In determining whether a prosecutor's misconduct was sufficiently egregious, an appellate court "must take into account the tenor of the trial and the degree of responsiveness of both counsel and the court to improprieties when they occurred."
Specifically, an appellate court must consider (1) whether defense counsel made timely and proper objections to the improper remarks; (2) whether the remarks were withdrawn promptly; and (3) whether the court ordered the remarks stricken from the record and instructed the jury to disregard them. [Id. at 83 (quoting State v. Marshall, 123 N.J. 1, 153 (1991), cert. denied, 507 U.S. 929, 113 S.Ct. 1306, 122 L.Ed. 2d 694 (1993) (citations omitted).]
When challenging the credibility of the testimony of defendant's mother that defendant had called from a pay phone to report his vehicle stolen, the prosecutor stated that if her car had been robbed outside a convenience store she would have gone inside the store and used the store's phone. To refute the argument that the messy condition of defendant's car when it was recovered supported the conclusion that it had been stolen, the prosecutor stated: "I am not the neatest person, quite honestly. Stuff is just strewn about in my car. It does not mean my car was stolen." While the prosecutor's arguments should have been framed in terms of a hypothetical person rather than herself, in the context of this case, these statements can be perceived as nothing more than argument, and do not warrant a reversal. See State v. Lopez, 359 N.J. Super. 222, 239-40 (App. Div.) certif. granted in part, State v. Garcia, 177 N.J. 576, app. dismissed, 178 N.J. 372 (2003) (prosecutor's statement about her personal habits, namely, "I know every single thing in my toiletry drawer" were improper, but not so egregious as to deprive defendants of their right to a fair trial).
The prosecutor also stated in her summation that the victim "sat on that stand losing pay hour by hour and he [defense counsel] got right up in his face." This statement was improper. The court had sustained the defense's objection to the victim's testimony that he was not being paid by his employer for the time he spent testifying. Once again defense counsel did not object. While the credibility of the victim and the accuracy of his observations and recollection were at issue in the case, the question of whether or not he was being paid by employer when testifying did not sufficiently weigh on those issues to deprive the defendant of a fair trial.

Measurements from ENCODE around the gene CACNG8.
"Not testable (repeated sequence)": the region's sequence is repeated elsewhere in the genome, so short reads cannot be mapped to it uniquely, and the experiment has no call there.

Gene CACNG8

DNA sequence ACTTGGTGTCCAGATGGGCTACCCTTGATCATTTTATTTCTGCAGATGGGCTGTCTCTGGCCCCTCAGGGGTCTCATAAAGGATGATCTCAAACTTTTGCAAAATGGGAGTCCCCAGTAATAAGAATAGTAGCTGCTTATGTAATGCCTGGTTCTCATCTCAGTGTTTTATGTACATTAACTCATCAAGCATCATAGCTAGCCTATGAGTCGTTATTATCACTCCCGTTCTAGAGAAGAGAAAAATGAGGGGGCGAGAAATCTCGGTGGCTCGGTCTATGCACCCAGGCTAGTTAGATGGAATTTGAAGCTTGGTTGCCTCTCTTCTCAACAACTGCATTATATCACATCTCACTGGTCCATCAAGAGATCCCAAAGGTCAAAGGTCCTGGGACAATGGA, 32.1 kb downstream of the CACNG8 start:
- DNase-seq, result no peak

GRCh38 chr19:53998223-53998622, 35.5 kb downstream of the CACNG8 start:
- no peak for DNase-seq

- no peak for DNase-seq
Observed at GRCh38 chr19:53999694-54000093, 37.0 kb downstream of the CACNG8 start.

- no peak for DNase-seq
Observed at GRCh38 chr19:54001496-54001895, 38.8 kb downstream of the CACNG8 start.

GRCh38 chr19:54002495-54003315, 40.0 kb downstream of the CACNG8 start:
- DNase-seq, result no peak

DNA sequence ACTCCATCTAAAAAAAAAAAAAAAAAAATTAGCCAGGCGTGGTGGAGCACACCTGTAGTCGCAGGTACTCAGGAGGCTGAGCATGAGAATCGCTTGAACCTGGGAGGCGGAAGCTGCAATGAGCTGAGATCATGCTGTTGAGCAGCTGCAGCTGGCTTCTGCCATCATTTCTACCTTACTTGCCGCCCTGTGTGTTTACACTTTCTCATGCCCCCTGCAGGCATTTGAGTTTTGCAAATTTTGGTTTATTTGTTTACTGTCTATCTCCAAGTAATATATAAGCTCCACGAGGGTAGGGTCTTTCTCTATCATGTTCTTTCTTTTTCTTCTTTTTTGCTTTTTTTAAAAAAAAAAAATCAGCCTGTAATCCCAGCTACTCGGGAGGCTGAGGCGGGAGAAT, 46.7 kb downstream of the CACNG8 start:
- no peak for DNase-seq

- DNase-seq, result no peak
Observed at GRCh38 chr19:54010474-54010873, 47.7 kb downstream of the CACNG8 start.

The failure of defense counsel to object to the prosecutor's statements further suggests that in the context of the trial, the statements were not prejudicial. The failure to object also deprives the trial court of an opportunity to provide curative instructions. State v. Frost, supra, 158 N.J. at 84.
With respect to the sentence, defendant contends that the aggravating factors cannot support the fourteen-year custodial term on his conviction for first-degree robbery and that the sentence was therefore manifestly excessive and an abuse of discretion.
We are required to make a "careful and vigorous" review of the sentence, but we may not substitute our judgment for that of the sentencing judge. State v. Kirk, 145 N.J. 159, 175 (1996). The test is not whether this court would have imposed a different sentence, but rather "whether, on the basis of the evidence, no reasonable sentencing court could have imposed the sentence under review." State v. Ghertler, 114 N.J. 383, 388 (1989). A trial judge is given "wide discretion" to impose a sentence provided it is within the statutory framework, and the reviewing court must give that decision "great deference." State v. Dalziel, 182 N.J. 494, 500-01 (2005). Our role is to ensure that the correct sentencing guidelines have been followed, that the aggravating and mitigating factors found by the sentencing court are based upon competent and credible evidence, that the findings of fact that were made in the sentencing process are based upon substantial evidence, and that the sentence is not so "unreasonable so as to shock the judicial conscience." State v. Roth, 95 N.J. 334, 363-65 (1984).
Here the trial court found three aggravating factors; namely, the risk that defendant would commit another offense, N.J.S.A. 2C:44-1(a)(3), defendant's prior record, N.J.S.A. 2C:44-1(a)(6), and the need for deterrence, N.J.S.A. 2C:44-1(a)(9). The court found excessive hardship as the single mitigating factor, N.J.S.A. 2C:44-1(b)(11), and determined that the aggravating factors outweighed the mitigating factors. This sentence fell well within the judge's discretion. After a careful review of the record, we find nothing about this sentence that shocks the judicial conscience.
We find that the remainder of the arguments raised by defendant are without sufficient merit to warrant discussion in a written opinion. R. 2:11-3(e)(2).